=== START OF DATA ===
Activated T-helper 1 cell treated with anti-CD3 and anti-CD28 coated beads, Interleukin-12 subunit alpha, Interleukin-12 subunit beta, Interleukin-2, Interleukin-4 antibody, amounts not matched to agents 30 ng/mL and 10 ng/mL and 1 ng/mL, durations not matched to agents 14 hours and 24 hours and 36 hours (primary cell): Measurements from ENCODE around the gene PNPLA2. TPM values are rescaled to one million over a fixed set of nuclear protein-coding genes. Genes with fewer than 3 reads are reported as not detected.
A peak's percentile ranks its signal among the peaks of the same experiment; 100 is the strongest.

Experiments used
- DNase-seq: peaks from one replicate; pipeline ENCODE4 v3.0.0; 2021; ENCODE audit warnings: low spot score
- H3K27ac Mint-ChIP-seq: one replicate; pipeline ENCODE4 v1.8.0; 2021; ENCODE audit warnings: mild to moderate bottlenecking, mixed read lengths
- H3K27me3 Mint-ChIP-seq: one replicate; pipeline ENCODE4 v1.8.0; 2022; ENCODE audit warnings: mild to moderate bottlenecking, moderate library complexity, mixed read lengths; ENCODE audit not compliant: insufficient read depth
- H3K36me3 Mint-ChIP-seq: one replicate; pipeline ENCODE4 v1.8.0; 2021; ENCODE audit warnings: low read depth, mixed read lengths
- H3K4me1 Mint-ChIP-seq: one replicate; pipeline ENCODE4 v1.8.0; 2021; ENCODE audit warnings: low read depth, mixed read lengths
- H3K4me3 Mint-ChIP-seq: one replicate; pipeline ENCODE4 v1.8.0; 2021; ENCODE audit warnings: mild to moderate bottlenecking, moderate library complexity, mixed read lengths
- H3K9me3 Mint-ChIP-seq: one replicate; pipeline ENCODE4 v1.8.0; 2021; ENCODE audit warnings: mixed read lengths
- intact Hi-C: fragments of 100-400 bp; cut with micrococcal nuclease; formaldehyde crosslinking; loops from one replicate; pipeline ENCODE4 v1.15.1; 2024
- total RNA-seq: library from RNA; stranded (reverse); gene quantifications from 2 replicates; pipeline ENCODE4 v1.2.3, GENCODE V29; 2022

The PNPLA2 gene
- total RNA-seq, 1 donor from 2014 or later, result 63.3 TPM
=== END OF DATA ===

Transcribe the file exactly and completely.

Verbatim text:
Activated T-helper 1 cell treated with anti-CD3 and anti-CD28 coated beads, Interleukin-12 subunit alpha, Interleukin-12 subunit beta, Interleukin-2, Interleukin-4 antibody, amounts not matched to agents 30 ng/mL and 10 ng/mL and 1 ng/mL, durations not matched to agents 14 hours and 24 hours and 36 hours (primary cell): Measurements from ENCODE around the gene PNPLA2. TPM values are rescaled to one million over a fixed set of nuclear protein-coding genes. Genes with fewer than 3 reads are reported as not detected.
A peak's percentile ranks its signal among the peaks of the same experiment; 100 is the strongest.

Experiments used
- DNase-seq: peaks from one replicate; pipeline ENCODE4 v3.0.0; 2021; ENCODE audit warnings: low spot score
- H3K27ac Mint-ChIP-seq: one replicate; pipeline ENCODE4 v1.8.0; 2021; ENCODE audit warnings: mild to moderate bottlenecking, mixed read lengths
- H3K27me3 Mint-ChIP-seq: one replicate; pipeline ENCODE4 v1.8.0; 2022; ENCODE audit warnings: mild to moderate bottlenecking, moderate library complexity, mixed read lengths; ENCODE audit not compliant: insufficient read depth
- H3K36me3 Mint-ChIP-seq: one replicate; pipeline ENCODE4 v1.8.0; 2021; ENCODE audit warnings: low read depth, mixed read lengths
- H3K4me1 Mint-ChIP-seq: one replicate; pipeline ENCODE4 v1.8.0; 2021; ENCODE audit warnings: low read depth, mixed read lengths
- H3K4me3 Mint-ChIP-seq: one replicate; pipeline ENCODE4 v1.8.0; 2021; ENCODE audit warnings: mild to moderate bottlenecking, moderate library complexity, mixed read lengths
- H3K9me3 Mint-ChIP-seq: one replicate; pipeline ENCODE4 v1.8.0; 2021; ENCODE audit warnings: mixed read lengths
- intact Hi-C: fragments of 100-400 bp; cut with micrococcal nuclease; formaldehyde crosslinking; loops from one replicate; pipeline ENCODE4 v1.15.1; 2024
- total RNA-seq: library from RNA; stranded (reverse); gene quantifications from 2 replicates; pipeline ENCODE4 v1.2.3, GENCODE V29; 2022

The PNPLA2 gene
- total RNA-seq, 1 donor from 2014 or later, result 63.3 TPM